the same triangle on the socket). Next, drop it into place, lower

the arm back down and lock it in.

Now, the heatsink. Secure the backplate with the nut and

bolts. Add a dollop of thermal paste to the middle of the CPU,

then carefully position and screw down the heatsink, ensuring

that the intake of the fan is facing towards the base of the case.

Screw the heatsink down in a cross pattern (ie. diagonally), to

ensure you don’t put excess pressure on one side of the CPU,

potentially bending the pins. Then it’s just a case of looping your

CPU fan cable around and plugging it into the CPU fan header

located above.

76 www.apcmag.com



Next is the memory. Lift the tabs on either side of the DIMM

slots, then line up the RAM, matching the gap in the stick to

the notch in the motherboard. Push them securely into place.

Once you hear a satisfying click, you’ll know it’s correctly seated.

It doesn’t overly matter which channels you use, but for max

performance it’s often best to place them one apart (usually colour

co-ordinated). Also for this build, you’ll want to place them as far

away from the heatsink as possible, due to the size of the cooler,

while still keeping them in the colour co-ordinated channels.

After this, the graphics card. Gently take your GPU out of its

anti-static bag (don’t place it on the outside of the bag, as it’s

conductive and will discharge all of the electricity it’s collected).

Remove the protective covers on the PCIe connector on the

bottom of the card and gently slot it into the topmost PCIe slot.

Usually, we’d advise you not to touch the PCB on the back of the

card, but due to MSI’s inclusion of a snazzy-looking backplate,

there’s no chance of potentially damaging it.



Once you’re confident all your new gaming hardware is

working, it’s time to throw this bad boy into your chassis. First, pull

the GPU out of your motherboard (simply move the clip located

on the PCIe slot upwards). Next, unpack your case and remove all

of the unnecessary components. This means two of the SSD trays

can come out, plus two HDD trays and the little welcome pack of

screws. After this, take the rear I/O shield out of your motherboard

box and place it into the rear of your case (make sure it’s oriented

the right way around), and push it into the slot at the back of the

chassis until it clicks into place all along the edges.

Next, align your motherboard with the preinstalled standoffs

and screw it down. Remove the two corresponding PCIe slot covers

on the back of the case and reinstall your GPU, before securing

it with an extra two screws. You’ll have to remove BitFenix’s

ingenious PCIe slot cover – just pull it out and click it back into

place once you’re done.



Next is the power supply. Remove the case’s side panels and

slide your PSU in the rear allocated slot. Make sure that the fan is

facing down, so it can pull air from the underside of the case and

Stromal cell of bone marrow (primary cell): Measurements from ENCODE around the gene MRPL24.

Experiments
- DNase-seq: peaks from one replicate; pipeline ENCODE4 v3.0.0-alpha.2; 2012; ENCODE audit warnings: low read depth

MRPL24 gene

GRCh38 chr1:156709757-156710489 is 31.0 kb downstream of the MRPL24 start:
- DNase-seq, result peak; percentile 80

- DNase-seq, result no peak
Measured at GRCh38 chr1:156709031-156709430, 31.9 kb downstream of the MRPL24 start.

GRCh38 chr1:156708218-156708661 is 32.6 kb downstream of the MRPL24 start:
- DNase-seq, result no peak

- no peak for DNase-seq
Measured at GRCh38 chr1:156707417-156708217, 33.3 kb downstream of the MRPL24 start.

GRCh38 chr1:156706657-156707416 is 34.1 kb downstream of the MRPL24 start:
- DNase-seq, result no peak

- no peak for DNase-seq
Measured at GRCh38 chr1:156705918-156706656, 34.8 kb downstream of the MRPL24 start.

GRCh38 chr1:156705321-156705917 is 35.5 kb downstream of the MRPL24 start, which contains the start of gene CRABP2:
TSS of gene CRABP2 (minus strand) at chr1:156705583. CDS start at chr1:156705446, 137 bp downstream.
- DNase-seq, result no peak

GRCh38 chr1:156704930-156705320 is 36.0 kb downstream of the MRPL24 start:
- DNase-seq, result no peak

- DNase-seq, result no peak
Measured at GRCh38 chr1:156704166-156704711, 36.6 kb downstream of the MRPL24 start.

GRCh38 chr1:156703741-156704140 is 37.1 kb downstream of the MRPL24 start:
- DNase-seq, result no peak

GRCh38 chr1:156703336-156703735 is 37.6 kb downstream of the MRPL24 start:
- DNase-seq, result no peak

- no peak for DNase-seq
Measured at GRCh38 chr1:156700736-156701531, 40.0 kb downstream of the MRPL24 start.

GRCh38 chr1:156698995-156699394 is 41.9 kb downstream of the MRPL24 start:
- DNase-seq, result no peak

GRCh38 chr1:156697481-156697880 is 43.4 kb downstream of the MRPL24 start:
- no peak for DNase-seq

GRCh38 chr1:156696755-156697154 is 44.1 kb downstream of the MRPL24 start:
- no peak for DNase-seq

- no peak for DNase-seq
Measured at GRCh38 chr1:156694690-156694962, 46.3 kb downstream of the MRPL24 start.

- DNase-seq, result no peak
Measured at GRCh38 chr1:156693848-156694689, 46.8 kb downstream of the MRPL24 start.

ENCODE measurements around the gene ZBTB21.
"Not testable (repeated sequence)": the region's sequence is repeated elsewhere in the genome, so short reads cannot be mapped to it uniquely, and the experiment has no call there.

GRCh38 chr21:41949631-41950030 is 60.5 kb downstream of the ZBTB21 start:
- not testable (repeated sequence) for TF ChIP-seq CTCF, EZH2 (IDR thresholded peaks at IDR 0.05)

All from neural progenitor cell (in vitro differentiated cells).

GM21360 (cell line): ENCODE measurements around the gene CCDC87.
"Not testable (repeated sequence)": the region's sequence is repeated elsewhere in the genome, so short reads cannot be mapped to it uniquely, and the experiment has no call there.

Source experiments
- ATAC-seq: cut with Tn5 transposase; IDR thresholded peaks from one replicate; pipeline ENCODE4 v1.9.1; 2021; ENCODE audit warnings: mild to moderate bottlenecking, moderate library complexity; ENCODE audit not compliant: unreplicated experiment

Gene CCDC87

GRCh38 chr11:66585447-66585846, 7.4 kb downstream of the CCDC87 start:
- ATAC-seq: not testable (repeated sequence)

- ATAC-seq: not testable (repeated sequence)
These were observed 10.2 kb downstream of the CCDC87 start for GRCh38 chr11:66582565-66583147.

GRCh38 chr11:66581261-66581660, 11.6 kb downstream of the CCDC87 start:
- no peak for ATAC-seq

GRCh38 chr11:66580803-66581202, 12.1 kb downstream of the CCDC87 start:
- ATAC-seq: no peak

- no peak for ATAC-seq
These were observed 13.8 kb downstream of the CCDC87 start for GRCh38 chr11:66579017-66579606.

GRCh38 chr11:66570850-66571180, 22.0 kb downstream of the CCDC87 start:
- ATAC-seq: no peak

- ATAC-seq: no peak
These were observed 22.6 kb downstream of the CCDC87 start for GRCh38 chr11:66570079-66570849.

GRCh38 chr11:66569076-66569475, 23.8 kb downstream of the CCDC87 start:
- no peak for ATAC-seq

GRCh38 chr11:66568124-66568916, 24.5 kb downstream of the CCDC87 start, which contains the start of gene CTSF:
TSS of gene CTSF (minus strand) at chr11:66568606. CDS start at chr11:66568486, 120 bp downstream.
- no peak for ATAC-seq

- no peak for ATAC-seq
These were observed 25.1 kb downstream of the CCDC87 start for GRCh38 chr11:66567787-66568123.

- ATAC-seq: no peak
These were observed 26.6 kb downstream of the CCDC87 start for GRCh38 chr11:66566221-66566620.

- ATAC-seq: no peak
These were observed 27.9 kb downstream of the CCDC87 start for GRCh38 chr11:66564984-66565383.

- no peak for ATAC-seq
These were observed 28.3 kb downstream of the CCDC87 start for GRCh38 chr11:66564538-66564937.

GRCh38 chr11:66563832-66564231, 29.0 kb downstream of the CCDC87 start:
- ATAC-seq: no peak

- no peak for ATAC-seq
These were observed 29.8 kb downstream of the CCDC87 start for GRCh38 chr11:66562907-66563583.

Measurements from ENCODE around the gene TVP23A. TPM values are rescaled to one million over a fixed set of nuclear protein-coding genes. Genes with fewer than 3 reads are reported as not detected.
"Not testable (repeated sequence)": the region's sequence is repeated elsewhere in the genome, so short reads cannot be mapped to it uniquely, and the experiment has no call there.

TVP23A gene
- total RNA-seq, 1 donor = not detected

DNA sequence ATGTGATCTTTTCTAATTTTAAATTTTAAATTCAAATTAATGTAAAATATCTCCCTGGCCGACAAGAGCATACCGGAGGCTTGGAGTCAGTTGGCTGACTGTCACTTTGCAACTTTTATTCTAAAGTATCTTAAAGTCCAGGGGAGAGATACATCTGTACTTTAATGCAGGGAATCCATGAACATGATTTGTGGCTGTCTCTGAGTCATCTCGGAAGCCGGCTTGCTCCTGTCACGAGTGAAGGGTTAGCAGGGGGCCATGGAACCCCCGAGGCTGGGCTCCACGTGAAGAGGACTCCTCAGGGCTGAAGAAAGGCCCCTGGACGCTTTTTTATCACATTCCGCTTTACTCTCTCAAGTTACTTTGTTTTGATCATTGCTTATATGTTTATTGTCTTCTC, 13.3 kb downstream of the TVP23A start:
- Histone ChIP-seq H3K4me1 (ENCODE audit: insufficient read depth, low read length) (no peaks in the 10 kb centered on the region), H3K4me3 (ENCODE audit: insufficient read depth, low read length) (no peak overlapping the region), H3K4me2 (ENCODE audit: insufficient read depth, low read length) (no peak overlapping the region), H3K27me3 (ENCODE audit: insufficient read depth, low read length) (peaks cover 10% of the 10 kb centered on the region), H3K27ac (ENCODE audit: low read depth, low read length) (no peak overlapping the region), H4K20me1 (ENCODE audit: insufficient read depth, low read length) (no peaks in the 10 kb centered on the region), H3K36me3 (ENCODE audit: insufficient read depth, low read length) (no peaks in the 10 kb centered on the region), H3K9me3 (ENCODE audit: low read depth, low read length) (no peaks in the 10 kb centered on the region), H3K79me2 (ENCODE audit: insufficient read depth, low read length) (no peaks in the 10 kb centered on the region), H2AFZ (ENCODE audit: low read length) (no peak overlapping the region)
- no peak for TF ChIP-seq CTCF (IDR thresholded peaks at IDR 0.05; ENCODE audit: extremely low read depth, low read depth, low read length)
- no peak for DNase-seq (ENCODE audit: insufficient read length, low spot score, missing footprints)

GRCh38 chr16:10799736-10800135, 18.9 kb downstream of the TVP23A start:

exhaust it out the back. Push all of the cables through the space in

the bottom of the case.

You’ll want to plan which cables go where. The CPU’s eightphase

power is hardest – pull it up through the uppermost hole.

Run it along the top of the motherboard, around the RAM and into

the CPU power. The 24-pin power for your motherboard can go

in the cable-routing hole below the one you’ve just used for the

CPU. Don’t force anything, as you’ll risk damaging the connector

and power supply cable. Then route your front I/O cables around

the back and down into the bottom-half of the chassis. Refer to the

manual to connect your power/reset buttons and LEDs.

Leave three SATA connectors in the rear and the PCIe power

cables in the front. Bundle the remaining cables together with ties

and leave them in the bottom of your chassis.



It’s now time to install your hard drives. The BitFenix Neos

comes with both 3.5-inch and 2.5-inch drive bays. To install SSDs,

pull one of the 2.5-inch drive trays out. Place your SSD inside it

(with the connectors facing away from the two finger grips), then

secure the drive in place with four screws. Once it’s snug, slide the

drive back into the cage until it clicks. For the 3.5-inch hard drives,

BitFenix has developed an innovative way to secure them. Simply

take one of the drive caddies, pull it gently apart, slot the drive in

place and push the caddy back together, again with the connectors

facing away from the two finger grips.

Now run two SATA cables from the first two ports on the

motherboard to your drives. Avoid the cable holes and run

them past that panel, around the back of the chassis. Due to the

positioning of the cut-out, you won’t be able to run the cable

through the hole. Then connect the two hard drives using the SATA

power connector we left behind the case earlier.

www.apcmag.com 77

thelab » pc builder



Next up, you’ll want to reseat the GPU again. Simply line it up

once more with the PCIe slot and press it firmly into place, without

using too much force. Try not to bend the connector, or you’ll end

up snapping off the connector and ruining not only your GPU, but

your motherboard, too.

Then run the two six-pin PCIe power connectors to the card,

and install them like you did previously. Additionally, you could

use a cable tie here to make sure the PCIe power is nice and cosy.

It isn’t entirely necessary to cable tie everything down, but it’s

always advisable to do it where you can, as it improves airflow and

generally looks better. It’s also a hell of a lot easier to see what

you’re doing if you need to make modifications in the future, or if

you need to clean out your PC.



Now for those pesky front I/O connectors. The cables should

be positioned through the bottom of the chassis. Run the HD

audio as far down as you can get it, then along the bottom of the

motherboard and into the HD audio connector on the bottom-left

of the motherboard.